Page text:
The district uses BOCES for accounts payable, payroll and district treasurer duties, Hubbard said.
Contracting with BOCES is a growing trend as districts have been told by state auditors to separate internal control methods and other business practices.
McGraw has 2 1/2 staff to handle business matters: a payroll clerk, a treasurer and accounts payable clerk and a business administrator. And the half position is Business Administrator Russ Hearton, whose job is shared with Cincinnatus and is paid through Onondaga-Cortland-Madison BOCES.
A state audit released last month said McGraw had placed too much responsibility in the district treasurer’s hands, in how user access rights to financial software were managed.
The district already knew about the problem, from its own auditor, and was deciding how to address it. The oversight of user access rights was shifted to an employee outside the business office.
A similar criticism of Dryden Central School’s business office caused the district to join the BOCES service, said Superintendent of Schools Sandy Sherwood.
Dryden has three staff who handle financial matters, using Tompkins-Seneca-Tioga BOCES for payroll and accounts payable.
“But we still have a person who is both tax collector and senior accounts payable clerk,” Sherwood said. “She wears two hats.”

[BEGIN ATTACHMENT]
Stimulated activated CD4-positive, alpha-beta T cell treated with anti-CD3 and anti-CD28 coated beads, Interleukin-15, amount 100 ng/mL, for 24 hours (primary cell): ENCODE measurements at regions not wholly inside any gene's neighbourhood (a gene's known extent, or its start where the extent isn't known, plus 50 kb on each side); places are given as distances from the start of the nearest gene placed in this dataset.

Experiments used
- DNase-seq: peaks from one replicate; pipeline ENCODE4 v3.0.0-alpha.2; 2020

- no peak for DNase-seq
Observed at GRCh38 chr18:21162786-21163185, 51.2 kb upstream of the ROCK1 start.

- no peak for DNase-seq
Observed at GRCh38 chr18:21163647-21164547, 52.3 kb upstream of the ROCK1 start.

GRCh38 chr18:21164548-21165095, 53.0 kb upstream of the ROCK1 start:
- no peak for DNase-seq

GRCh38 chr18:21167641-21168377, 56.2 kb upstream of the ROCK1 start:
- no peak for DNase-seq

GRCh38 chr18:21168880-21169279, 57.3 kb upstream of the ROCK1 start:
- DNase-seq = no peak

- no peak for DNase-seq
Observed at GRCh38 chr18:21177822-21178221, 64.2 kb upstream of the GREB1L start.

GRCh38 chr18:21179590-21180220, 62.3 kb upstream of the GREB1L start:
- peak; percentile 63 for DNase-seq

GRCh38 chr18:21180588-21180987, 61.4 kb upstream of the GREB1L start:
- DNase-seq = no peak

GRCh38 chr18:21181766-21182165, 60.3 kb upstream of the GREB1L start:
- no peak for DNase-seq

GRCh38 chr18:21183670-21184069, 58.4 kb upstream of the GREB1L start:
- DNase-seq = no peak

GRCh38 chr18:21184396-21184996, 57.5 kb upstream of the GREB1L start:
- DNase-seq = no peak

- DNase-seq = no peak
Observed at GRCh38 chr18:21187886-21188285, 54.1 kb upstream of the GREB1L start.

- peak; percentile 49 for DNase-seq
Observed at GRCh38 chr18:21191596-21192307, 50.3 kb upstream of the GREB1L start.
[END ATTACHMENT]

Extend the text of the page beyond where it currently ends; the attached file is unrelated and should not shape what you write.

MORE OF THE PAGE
The same thing happened with DeRuyter Central School, after state auditors said last year that the district treasurer was doing too many things and some invoice procedures needed to be tightened.
Business Manager Jim Southard said joining the BOCES service lessened her workload, so she was not “doing the work of 1 1/2 people.”
The district pays BOCES about $45,000 for the business service.
The cost depends on the services a district contracts for.
School officials say the audits are important.
“They’re doing a very necessary job, taking an outside look at things,” Southard said. “One problem is, we have four different auditors, which makes sense for a big district like Liverpool but not for a small district.”
Hubbard said the audits were prompted by a Long Island school administrator who misused thousands of dollars from his district.
“We want to do the right thing, so if the state wants to audit us, we are glad to know what procedures we should not be doing,” he said.
The BOCES Central Business Offices have not been a complete answer to the state auditors’ concerns, as the auditors have said the service poses a conflict if a person is handling bills for other BOCES services, through claims auditing.
Cortland used a BOCES claims auditor for a few years, until the state auditors told the district to stop, in a 2008 audit report that also faulted the district’s methods of tracking purchases.
Ayers said the state Legislature will consider ways this year to allow claims auditing by BOCES in a way that satisfies the Comptroller’s Office.
DeSantis said the Central Business Office is a fine solution as long as it does not cost taxpayers more than a staff member would.
“It’s a good option but it shouldn’t be the only way to handle finances,” she said.